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Thread: My mother!

  1. #1
    atabitaraf is offline Senior Member
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    My mother!

    We have a really fun teacher this term.
    Whenever he's shocked OR angry about someone OR something, he says, 'My mother?!'
    For example when we don't have enough time at the end of the class and I say, 'Please make a free topic now' he says, 'Free topic my mother?' and we all laugh loud!
    Is 'My mother!' an English state for stating your being shocked?
    Thanks,

  2. #2
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    Re: My mother!

    Quote Originally Posted by atabitaraf View Post
    We have a really fun teacher this term.
    Whenever he's shocked OR angry about someone OR something, he says, 'My mother?!'
    For example when we don't have enough time at the end of the class and I say, 'Please make a free topic now' he says, 'Free topic my mother?' and we all laugh loud!
    Is 'My mother!' an English state for stating your being shocked?
    Thanks,
    I have never heard that in my life. The Spanish say "Mia madre!" as an exclamation of surprise, which translates into English as "my mother". However, they are referring to the Virgin Mary so it's a bit like English people saying "My god!" in surprise.

    Is your teacher a native English speaker?
    Remember - correct capitalisation, punctuation and spacing make posts much easier to read.

  3. #3
    atabitaraf is offline Senior Member
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    Re: My mother!

    No, but he used to live in the US for 14 years plus some other years in England and Europe. However as I told you he has a sense of humor.

  4. #4
    emsr2d2's Avatar
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    Re: My mother!

    Quote Originally Posted by atabitaraf View Post
    No, but he used to live in the US for 14 years plus some other years in England and Europe. However as I told you he has a sense of humor.
    Well, he might have a sense of humour but he seems to be teaching you all an exclamation which is not used in English (or at least, it's certainly not used in the UK). He should make that clear.
    Remember - correct capitalisation, punctuation and spacing make posts much easier to read.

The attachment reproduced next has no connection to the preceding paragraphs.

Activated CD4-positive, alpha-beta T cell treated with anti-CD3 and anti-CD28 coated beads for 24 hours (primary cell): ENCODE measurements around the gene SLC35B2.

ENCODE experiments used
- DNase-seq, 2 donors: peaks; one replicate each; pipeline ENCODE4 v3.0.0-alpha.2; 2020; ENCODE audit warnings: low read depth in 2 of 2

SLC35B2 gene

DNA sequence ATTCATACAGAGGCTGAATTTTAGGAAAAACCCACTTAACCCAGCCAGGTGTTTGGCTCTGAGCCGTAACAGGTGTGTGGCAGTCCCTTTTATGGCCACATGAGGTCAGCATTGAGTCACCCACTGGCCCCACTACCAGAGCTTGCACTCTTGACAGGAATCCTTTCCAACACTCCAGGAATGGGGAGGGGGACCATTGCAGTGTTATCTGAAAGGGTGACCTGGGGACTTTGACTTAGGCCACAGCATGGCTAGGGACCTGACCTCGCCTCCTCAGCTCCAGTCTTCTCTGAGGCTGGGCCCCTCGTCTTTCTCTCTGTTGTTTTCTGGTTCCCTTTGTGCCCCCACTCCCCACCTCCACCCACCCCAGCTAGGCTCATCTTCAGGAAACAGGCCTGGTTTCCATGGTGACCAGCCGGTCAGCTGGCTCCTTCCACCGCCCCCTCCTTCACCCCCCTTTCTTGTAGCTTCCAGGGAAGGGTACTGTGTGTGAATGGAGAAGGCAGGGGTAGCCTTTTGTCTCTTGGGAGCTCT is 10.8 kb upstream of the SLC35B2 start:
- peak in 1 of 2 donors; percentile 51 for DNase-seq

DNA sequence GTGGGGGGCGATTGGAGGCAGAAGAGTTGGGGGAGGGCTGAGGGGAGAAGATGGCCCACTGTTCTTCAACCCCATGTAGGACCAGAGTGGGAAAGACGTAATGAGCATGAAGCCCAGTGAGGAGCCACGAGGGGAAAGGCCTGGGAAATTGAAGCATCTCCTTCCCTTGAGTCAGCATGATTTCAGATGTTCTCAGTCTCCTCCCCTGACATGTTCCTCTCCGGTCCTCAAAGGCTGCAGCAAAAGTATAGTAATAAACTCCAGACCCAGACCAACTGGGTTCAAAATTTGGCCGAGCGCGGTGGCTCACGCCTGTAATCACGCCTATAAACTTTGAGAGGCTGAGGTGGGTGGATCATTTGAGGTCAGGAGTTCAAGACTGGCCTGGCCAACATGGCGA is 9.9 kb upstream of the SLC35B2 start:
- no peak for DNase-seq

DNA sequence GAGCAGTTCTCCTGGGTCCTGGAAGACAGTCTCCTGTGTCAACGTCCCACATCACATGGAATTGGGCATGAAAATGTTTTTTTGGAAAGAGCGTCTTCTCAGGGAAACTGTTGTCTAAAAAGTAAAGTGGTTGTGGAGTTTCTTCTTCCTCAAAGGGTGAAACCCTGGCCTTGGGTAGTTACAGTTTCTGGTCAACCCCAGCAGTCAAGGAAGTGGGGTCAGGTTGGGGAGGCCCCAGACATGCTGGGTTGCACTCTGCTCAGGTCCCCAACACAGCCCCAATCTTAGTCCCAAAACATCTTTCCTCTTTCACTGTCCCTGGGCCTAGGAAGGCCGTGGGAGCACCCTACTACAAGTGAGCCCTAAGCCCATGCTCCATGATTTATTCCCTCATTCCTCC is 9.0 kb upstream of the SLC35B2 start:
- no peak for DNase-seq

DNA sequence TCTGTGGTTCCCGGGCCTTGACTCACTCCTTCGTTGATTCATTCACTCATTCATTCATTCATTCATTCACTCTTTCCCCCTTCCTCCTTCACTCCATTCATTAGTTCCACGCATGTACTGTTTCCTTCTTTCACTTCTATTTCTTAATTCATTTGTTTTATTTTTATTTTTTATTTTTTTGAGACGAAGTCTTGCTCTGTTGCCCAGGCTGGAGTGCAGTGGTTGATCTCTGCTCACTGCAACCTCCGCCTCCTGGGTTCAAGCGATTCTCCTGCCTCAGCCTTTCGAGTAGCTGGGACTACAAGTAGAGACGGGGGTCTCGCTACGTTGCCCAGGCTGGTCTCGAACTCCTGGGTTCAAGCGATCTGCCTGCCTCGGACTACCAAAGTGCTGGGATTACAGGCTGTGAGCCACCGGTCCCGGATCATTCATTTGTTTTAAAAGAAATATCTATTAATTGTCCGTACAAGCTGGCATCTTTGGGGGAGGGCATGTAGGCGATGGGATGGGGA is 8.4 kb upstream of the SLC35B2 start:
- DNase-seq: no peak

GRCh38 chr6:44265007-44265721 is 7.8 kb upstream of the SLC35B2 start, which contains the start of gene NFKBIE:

5. #5
    MikeNewYork's Avatar
    MikeNewYork is online now VIP Member
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    Re: My mother!

    Quote Originally Posted by atabitaraf View Post
    No, but he used to live in the US for 14 years plus some other years in England and Europe. However as I told you he has a sense of humor.
    There is also an Italian expression of surprise "Mamma Mia", that is used in the US. Perhaps your teacher heard "Mia Madre" or "Mamma Mia" and thought the expression needed to be translated for use in English. In fact, however, "My Mother" is not used as an expression of surprise in English.

  6. #6
    Tdol is offline Editor, UsingEnglish.com
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    Re: My mother!

    Quote Originally Posted by atabitaraf View Post
    Is 'My mother!' an English state for stating your being shocked?
    Not that I have heard, but you could use this rather old-fashioned one instead: Oh my giddy aunt

  7. #7
    emsr2d2's Avatar
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    Re: My mother!

    Quote Originally Posted by Tdol View Post
    Not that I have heard, but you could use this rather old-fashioned one instead: Oh my giddy aunt
    Still used extensively in my family!
    Remember - correct capitalisation, punctuation and spacing make posts much easier to read.

  8. #8
    Tdol is offline Editor, UsingEnglish.com
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    Re: My mother!

    Quote Originally Posted by emsr2d2 View Post
    Still used extensively in my family!
    One that should make a comeback.

  9. #9
    emsr2d2's Avatar
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    Re: My mother!

    Quote Originally Posted by Tdol View Post
    One that should make a comeback.
    My family or the phrase?
    Remember - correct capitalisation, punctuation and spacing make posts much easier to read.

  10. #10
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    Re: My mother!

    There was a Katharine Hepburn line "Oh my sainted aunt!" and I was thinking about that when I first read this thread.

    Once I tried to go a week using expressions like that and "Oh my stars and garters!" instead of "No kidding!" or "My God!" I had moderate success.
    I'm not a teacher, but I write for a living. Please don't ask me about 2nd conditionals, but I'm a safe bet for what reads well in (American) English.

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